Last week NZPPI partnered up with Lincoln University to host a business breakfast at the PwC offices in Canterbury.
Industry leaders came together at the breakfast to discuss how our industry can adapt to the new business environment, where skill and technology are top of mind.
PwC Manager of Food + Fibre Consulting Emma Boase explained that skilled workers are in demand across the economy. Attraction, upskilling, and retaining staff are the three most important things, with attraction being foremost: "we need to work together to grow the pie, rather than cut it up."
Emma said employers need to think about our school leavers and what pathways match.
"There are many options but what matters is that industry is engaging in supporting students through work experience opportunities and study."
She discussed growing retention through equity ownership models by giving leaders more than just a wage. The focus should be on keeping people in the industry rather than in your business "as the worker pool will move and shift."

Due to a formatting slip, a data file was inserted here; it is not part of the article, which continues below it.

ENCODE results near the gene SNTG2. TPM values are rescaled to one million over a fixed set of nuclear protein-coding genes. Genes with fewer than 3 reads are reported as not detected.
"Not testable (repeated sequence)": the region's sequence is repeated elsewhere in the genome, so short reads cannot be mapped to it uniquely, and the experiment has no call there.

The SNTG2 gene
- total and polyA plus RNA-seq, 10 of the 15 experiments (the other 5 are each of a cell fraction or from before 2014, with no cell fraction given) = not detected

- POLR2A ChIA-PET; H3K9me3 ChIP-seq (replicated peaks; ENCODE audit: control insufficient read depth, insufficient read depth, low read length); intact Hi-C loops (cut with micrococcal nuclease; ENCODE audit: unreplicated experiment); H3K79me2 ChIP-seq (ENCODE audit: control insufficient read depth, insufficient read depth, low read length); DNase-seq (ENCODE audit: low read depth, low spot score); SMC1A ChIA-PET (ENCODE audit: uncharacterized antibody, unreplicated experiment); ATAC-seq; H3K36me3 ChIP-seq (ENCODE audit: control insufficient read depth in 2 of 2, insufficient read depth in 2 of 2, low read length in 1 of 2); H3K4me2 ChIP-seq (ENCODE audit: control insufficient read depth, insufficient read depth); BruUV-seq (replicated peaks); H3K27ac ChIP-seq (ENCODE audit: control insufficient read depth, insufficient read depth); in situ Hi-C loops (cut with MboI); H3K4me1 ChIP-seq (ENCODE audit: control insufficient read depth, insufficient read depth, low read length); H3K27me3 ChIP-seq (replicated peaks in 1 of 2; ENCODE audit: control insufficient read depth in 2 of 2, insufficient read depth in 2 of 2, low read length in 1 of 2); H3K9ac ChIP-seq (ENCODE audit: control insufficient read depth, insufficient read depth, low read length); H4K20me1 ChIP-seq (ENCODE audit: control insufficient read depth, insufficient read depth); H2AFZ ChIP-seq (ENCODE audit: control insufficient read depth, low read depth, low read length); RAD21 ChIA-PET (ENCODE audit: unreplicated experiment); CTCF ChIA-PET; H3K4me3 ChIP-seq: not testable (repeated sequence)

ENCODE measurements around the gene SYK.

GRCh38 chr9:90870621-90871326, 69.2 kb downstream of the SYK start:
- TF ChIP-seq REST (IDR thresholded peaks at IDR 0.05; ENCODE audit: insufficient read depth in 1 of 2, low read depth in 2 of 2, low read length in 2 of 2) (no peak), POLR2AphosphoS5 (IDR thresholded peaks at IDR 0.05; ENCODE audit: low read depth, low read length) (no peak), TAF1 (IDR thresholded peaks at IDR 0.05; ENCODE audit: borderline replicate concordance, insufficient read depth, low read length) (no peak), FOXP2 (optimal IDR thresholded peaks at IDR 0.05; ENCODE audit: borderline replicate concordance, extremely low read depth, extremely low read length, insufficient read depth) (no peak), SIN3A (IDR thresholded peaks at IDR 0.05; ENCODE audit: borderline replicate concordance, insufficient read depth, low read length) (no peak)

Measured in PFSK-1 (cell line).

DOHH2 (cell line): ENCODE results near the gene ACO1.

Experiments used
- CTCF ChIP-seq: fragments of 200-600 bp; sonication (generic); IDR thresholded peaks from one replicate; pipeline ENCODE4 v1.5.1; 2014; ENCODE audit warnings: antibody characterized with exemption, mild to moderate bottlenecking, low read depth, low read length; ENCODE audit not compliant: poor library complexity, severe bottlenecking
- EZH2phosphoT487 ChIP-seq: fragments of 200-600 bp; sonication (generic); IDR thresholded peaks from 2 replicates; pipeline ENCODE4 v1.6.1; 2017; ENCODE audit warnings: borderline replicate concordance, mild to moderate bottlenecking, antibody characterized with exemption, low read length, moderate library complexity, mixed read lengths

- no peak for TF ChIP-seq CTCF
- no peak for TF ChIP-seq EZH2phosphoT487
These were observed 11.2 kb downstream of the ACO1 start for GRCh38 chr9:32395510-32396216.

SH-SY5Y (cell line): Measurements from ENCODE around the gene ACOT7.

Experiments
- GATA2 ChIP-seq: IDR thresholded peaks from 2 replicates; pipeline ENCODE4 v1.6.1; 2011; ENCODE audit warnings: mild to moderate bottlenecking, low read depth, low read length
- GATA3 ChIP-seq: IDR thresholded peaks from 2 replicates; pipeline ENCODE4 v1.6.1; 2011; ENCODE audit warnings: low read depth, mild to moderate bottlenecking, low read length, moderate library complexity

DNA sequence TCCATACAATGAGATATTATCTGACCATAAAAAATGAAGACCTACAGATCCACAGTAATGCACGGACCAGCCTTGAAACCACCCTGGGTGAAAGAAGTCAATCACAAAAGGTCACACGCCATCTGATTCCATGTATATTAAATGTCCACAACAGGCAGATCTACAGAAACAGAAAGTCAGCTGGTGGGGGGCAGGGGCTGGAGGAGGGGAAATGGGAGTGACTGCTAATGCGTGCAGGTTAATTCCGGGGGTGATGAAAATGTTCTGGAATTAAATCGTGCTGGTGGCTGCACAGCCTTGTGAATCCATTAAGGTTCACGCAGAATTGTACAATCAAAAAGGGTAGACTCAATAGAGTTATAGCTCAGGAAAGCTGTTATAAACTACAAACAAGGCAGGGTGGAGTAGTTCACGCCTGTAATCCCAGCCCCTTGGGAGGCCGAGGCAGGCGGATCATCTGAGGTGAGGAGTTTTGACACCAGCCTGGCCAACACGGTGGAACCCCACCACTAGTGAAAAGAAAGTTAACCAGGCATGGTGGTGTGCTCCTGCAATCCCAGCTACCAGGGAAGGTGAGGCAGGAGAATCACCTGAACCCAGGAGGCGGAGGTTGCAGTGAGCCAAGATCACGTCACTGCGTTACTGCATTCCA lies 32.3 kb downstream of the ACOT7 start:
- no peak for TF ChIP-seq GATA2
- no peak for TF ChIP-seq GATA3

Professor Hamish Gow, of Lincoln University warned that 'working alone is not an option". The future is about business models and ways of working that enable sharing skills and technology.
"Workforce is an issue that has been made apparent because of Covid but is not something new that our industry is facing."
The latest workforce statistics from PwC show that:
- A growing proportion of school leavers are Māori, Pacific, or other ethnic minorities
- 15% of school leavers have a disability
- 40% of school leavers achieve University Entrance (UE)
- 20% only achieve NCEA Level 1 or less
- The majority go on to tertiary study, with 36% of those entering foundational levels (1-3)
- 29% of school leavers go straight into the workforce
The barriers to study are:
- Cost of study
- Lack of connections with their desired pathway
- Lack of capacity to engage with career decision-making.